The human rights office got its start after congressional and public pressure prompted the Justice Department to try to track down former Nazis who had moved to the U.S. — some of them with the help of U.S. spy and law enforcement agencies that recruited former Nazis with technical knowledge. In recent years, the office has also investigated cases related to atrocities in Bosnia and Guatemala.

In the Nazi cases, a handful of attorneys, historians and researchers looked into as many as 70,000 names of possible Nazis. Their obstacles were many: they had to rely on a scant supply of documents, some held by authorities in the Soviet Union and countries behind the Iron Curtain. The suspects worked hard to hide their identities. Some snuck into the U.S. as refugees, and all denied any role in atrocities. Witnesses were few, particularly in cases like Trawniki, where Nazis wiped out entire populations.

“Our World War II cases are the ultimate cold cases. All of the crimes took place many decades ago on the other side of a vast ocean,” Rosenbaum says. “It’s very much a search for the proverbial needle in a haystack.”

Now, there’s also the race against time. People who would have been adults in the Nazi era are quickly dying off.

But Rosenbaum is resolute that pursuing every last Nazi is the least owed to the victims of the Holocaust. In the case of Palij, he says: “What Mr. Palij did prevented other people from reaching old age. He served at the Trawniki SS training and base camp — really a school for mass murder — and he trained on live Jews at the adjacent Trawniki Jewish Labor Camp. And, in the end, everyone who was held there was massacred.”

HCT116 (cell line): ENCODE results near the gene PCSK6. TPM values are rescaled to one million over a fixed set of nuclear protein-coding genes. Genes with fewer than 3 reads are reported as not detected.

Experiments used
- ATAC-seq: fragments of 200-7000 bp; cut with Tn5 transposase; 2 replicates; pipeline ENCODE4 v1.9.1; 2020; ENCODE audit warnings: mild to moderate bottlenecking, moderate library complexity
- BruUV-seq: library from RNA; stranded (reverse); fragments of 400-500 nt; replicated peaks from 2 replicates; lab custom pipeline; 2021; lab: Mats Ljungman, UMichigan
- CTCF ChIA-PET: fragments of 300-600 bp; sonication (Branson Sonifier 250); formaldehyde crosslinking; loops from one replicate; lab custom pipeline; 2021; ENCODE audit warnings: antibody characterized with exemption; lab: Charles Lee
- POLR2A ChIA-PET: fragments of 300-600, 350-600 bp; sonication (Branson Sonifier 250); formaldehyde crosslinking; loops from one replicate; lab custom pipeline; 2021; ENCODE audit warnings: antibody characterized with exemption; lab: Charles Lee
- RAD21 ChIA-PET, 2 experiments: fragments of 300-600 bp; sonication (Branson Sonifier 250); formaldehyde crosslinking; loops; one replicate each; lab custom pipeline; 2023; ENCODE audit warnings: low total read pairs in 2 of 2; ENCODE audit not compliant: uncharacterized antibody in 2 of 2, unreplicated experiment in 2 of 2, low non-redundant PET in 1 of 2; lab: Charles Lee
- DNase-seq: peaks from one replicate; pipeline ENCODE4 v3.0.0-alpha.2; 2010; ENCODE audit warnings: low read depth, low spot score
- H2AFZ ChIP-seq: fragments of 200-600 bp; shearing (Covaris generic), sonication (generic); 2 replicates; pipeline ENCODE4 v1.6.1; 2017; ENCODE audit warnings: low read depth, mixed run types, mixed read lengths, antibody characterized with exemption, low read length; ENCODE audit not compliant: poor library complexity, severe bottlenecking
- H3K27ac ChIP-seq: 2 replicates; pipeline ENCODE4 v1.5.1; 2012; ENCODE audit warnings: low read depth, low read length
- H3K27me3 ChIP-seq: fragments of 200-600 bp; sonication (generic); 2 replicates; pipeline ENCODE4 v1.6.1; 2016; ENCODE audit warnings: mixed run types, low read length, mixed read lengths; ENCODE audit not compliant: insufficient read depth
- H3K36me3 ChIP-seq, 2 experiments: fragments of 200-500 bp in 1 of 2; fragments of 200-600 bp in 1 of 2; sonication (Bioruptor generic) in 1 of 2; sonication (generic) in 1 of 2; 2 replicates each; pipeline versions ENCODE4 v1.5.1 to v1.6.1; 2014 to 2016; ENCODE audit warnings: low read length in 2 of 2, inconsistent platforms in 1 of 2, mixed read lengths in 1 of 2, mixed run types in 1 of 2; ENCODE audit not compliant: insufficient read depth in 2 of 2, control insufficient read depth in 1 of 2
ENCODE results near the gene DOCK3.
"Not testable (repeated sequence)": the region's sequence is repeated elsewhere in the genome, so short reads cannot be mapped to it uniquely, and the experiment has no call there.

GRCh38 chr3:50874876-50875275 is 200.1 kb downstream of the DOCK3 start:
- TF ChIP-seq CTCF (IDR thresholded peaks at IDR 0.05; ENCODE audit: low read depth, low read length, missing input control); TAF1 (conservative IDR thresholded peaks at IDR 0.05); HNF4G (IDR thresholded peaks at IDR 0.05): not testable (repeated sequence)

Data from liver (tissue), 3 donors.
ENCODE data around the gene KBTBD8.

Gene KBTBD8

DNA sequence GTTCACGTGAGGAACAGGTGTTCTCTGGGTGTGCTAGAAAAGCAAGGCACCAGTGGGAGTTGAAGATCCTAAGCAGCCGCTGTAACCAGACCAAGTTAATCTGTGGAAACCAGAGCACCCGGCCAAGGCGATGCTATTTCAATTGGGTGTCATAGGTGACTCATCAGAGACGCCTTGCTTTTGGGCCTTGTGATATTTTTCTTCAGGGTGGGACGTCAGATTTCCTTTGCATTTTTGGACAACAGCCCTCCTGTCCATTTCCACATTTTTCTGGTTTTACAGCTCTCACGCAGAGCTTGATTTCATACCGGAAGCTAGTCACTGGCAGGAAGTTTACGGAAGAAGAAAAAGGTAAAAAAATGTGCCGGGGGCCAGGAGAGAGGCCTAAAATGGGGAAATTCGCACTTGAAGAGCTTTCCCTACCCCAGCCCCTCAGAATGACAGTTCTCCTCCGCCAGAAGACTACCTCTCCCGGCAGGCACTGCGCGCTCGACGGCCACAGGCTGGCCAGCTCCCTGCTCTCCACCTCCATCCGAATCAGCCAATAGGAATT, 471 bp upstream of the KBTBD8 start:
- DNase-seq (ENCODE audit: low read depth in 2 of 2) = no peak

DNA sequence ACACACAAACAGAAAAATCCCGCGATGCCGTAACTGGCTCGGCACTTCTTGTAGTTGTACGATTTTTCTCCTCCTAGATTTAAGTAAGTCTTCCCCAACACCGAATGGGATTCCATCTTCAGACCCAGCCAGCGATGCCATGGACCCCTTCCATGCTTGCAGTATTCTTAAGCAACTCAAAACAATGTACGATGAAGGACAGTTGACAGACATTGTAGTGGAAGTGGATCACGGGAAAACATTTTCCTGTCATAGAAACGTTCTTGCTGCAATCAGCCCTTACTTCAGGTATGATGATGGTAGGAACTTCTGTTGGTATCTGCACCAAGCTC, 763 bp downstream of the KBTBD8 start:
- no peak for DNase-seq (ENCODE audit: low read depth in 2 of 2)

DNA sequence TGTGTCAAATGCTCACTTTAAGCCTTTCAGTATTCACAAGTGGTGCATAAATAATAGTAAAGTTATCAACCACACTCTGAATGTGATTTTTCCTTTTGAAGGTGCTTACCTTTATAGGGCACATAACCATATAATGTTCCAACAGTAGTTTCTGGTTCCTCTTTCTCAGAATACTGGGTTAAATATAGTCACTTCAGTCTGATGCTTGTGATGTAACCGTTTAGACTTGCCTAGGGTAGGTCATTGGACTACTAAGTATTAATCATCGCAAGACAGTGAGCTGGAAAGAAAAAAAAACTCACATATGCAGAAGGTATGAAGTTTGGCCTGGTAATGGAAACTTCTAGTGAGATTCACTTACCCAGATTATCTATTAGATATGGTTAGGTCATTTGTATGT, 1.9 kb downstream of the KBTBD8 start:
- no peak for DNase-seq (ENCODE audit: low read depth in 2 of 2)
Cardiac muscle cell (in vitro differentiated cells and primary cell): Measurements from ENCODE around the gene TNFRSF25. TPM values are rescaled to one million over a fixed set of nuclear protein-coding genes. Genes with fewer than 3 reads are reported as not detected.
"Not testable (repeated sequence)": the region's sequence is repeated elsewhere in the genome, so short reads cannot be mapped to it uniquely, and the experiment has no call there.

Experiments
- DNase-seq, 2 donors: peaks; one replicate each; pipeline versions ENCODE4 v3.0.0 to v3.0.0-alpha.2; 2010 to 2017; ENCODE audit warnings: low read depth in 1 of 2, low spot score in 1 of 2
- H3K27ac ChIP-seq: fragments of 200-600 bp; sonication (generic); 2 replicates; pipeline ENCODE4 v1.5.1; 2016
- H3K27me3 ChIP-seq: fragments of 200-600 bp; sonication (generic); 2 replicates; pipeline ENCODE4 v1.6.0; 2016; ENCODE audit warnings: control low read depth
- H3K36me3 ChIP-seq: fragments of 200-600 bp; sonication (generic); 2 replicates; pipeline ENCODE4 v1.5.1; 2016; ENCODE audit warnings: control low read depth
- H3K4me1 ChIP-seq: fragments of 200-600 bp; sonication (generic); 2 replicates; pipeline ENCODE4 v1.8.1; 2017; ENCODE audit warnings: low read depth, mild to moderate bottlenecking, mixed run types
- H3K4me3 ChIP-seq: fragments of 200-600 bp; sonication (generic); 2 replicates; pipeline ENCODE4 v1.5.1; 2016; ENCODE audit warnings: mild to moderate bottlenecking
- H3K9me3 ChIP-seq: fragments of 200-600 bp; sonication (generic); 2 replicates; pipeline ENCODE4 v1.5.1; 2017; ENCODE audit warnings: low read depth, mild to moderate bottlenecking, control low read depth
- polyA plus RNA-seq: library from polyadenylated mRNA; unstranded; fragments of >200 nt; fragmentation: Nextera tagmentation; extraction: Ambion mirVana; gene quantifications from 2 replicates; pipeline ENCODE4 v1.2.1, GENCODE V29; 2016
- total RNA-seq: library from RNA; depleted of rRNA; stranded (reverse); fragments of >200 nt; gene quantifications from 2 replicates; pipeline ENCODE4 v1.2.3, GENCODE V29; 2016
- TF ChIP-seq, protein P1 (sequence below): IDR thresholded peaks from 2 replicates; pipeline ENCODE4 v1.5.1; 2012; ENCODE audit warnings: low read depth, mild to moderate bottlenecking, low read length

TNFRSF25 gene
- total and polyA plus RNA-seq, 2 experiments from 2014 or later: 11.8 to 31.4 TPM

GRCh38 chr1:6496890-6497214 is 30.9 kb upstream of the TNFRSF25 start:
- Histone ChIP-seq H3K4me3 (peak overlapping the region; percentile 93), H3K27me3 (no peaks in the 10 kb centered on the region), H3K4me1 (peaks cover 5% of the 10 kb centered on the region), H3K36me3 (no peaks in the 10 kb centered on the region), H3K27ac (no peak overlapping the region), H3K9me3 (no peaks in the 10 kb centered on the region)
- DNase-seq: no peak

The U.S. Holocaust Memorial Museum has helped support the work of Rosenbaum by providing access to documents it had collected on war crimes.

Peter Black, senior historian at the U.S. Holocaust Memorial Museum, worked with Rosenbaum at the Justice Department.

“For Eli, this became a mission,” Black says.

That the human rights unit stuck by the work is remarkable because of the many frustrations that arose, Black says. At the height of the Cold War, U.S. courts didn’t trust evidence that came from the Soviet Union. U.S. intelligence agencies also warned that some allegations that originated from the Soviets was intended to hurt exile communities from the Baltic countries and Ukraine, which were under Soviet control.

“You can’t just decide that because someone gets away with [atrocities] for 40 years, that they are innocent,” Black says. “You have to do what you can to achieve justice for the victims, as a statement about our response to these crimes.”

Rosenbaum and other lawyers and researchers spent years poring over documents looking to connect suspected Nazis to specific crimes.

The atrocities of the Trawniki camp, where Palij worked, aren’t well known in part because the killing was thorough, historians say. One document researchers uncovered helped illustrate the extent of the killing. A soldier broke the butt of his rifle, which meant he was required to file a report so the German SS would issue him a new one. The report mentioned an operation that killed 4,000 people at Trawniki, mostly Jews.

The irony for lawyers and researchers working on the cases was that after stitching together evidence that someone was involved in atrocities, the most U.S. law would allow them to do is to deport former Nazis. Trying them for the actual crimes against humanity is something that was left for authorities in other countries.